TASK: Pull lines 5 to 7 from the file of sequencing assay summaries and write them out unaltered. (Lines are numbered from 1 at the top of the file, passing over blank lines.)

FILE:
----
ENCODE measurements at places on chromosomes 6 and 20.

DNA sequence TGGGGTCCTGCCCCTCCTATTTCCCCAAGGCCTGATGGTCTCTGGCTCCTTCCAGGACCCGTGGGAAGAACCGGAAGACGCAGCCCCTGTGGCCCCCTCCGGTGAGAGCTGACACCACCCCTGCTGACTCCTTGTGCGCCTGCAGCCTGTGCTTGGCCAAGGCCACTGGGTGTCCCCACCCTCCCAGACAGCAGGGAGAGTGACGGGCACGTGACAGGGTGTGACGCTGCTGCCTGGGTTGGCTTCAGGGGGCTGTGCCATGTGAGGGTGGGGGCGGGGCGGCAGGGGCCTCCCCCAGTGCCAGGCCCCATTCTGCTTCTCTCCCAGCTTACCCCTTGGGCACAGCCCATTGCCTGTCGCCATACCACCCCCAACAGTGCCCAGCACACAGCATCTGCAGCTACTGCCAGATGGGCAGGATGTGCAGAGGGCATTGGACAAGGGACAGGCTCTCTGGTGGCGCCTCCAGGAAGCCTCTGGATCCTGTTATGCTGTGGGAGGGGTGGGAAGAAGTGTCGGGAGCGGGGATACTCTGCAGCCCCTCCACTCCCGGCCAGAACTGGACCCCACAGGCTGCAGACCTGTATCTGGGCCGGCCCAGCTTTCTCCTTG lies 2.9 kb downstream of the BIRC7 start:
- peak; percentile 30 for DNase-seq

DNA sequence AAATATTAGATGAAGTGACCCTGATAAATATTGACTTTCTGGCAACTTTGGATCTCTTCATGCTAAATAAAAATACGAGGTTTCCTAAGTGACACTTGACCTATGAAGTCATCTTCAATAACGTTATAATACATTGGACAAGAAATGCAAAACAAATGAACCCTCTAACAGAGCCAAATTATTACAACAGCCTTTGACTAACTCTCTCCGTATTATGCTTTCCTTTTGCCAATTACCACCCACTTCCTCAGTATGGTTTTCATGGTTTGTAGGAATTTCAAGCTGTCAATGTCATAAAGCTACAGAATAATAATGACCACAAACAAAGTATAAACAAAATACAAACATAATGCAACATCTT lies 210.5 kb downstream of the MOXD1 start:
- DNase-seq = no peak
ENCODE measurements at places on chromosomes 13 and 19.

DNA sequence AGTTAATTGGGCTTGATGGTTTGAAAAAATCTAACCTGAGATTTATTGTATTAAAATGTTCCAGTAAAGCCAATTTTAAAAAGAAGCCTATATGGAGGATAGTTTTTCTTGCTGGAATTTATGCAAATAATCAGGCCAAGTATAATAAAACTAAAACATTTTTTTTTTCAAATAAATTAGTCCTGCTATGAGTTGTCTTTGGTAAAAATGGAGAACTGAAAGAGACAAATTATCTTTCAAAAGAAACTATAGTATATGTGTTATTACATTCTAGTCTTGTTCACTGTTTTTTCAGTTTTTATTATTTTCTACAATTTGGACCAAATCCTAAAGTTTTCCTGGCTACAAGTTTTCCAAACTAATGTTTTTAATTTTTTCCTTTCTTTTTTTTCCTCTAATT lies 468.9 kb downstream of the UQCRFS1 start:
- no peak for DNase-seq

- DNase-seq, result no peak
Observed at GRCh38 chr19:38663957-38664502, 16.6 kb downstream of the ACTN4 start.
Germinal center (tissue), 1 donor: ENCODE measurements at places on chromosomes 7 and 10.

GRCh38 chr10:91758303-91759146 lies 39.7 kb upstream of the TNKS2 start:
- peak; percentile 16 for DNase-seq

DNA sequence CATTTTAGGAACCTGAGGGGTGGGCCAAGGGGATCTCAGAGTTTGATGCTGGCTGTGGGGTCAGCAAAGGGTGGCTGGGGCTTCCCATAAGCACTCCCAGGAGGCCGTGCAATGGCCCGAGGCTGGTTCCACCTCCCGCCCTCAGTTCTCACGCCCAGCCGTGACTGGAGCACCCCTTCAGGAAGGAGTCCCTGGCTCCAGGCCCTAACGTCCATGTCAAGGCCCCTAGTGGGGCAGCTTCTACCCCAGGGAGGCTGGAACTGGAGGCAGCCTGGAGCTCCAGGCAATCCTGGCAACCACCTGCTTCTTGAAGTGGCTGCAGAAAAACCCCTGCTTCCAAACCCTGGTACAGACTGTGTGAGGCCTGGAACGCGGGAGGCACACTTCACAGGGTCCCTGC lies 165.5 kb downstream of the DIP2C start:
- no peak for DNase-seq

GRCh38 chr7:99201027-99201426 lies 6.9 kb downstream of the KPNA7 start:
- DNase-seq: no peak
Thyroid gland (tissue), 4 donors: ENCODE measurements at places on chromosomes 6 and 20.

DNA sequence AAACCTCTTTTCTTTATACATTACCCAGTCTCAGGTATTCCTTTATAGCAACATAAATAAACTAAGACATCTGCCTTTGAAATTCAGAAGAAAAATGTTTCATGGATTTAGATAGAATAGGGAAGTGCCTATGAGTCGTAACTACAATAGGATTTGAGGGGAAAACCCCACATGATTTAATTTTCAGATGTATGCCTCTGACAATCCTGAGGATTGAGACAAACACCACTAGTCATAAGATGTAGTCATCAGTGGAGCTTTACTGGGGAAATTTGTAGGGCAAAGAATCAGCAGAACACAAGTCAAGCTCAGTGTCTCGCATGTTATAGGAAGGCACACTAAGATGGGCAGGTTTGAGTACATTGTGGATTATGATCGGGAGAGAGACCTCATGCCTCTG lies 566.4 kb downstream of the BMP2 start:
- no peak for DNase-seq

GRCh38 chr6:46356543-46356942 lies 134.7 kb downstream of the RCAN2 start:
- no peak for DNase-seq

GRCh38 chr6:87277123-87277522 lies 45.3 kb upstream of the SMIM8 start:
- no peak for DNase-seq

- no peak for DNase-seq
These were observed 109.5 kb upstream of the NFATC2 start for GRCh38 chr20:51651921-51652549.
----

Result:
- DNase-seq = no peak
ENCODE measurements at places on chromosomes 13 and 19.

DNA sequence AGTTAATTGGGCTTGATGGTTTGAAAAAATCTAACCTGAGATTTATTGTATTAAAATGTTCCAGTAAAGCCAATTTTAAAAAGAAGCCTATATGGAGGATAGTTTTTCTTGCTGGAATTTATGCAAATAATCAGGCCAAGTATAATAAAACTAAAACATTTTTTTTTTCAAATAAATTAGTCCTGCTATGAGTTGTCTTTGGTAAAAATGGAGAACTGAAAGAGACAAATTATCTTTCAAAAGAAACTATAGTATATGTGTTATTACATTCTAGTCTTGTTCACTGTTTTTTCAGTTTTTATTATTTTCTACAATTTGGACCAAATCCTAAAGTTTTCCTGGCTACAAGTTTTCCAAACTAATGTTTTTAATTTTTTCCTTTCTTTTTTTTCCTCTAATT lies 468.9 kb downstream of the UQCRFS1 start: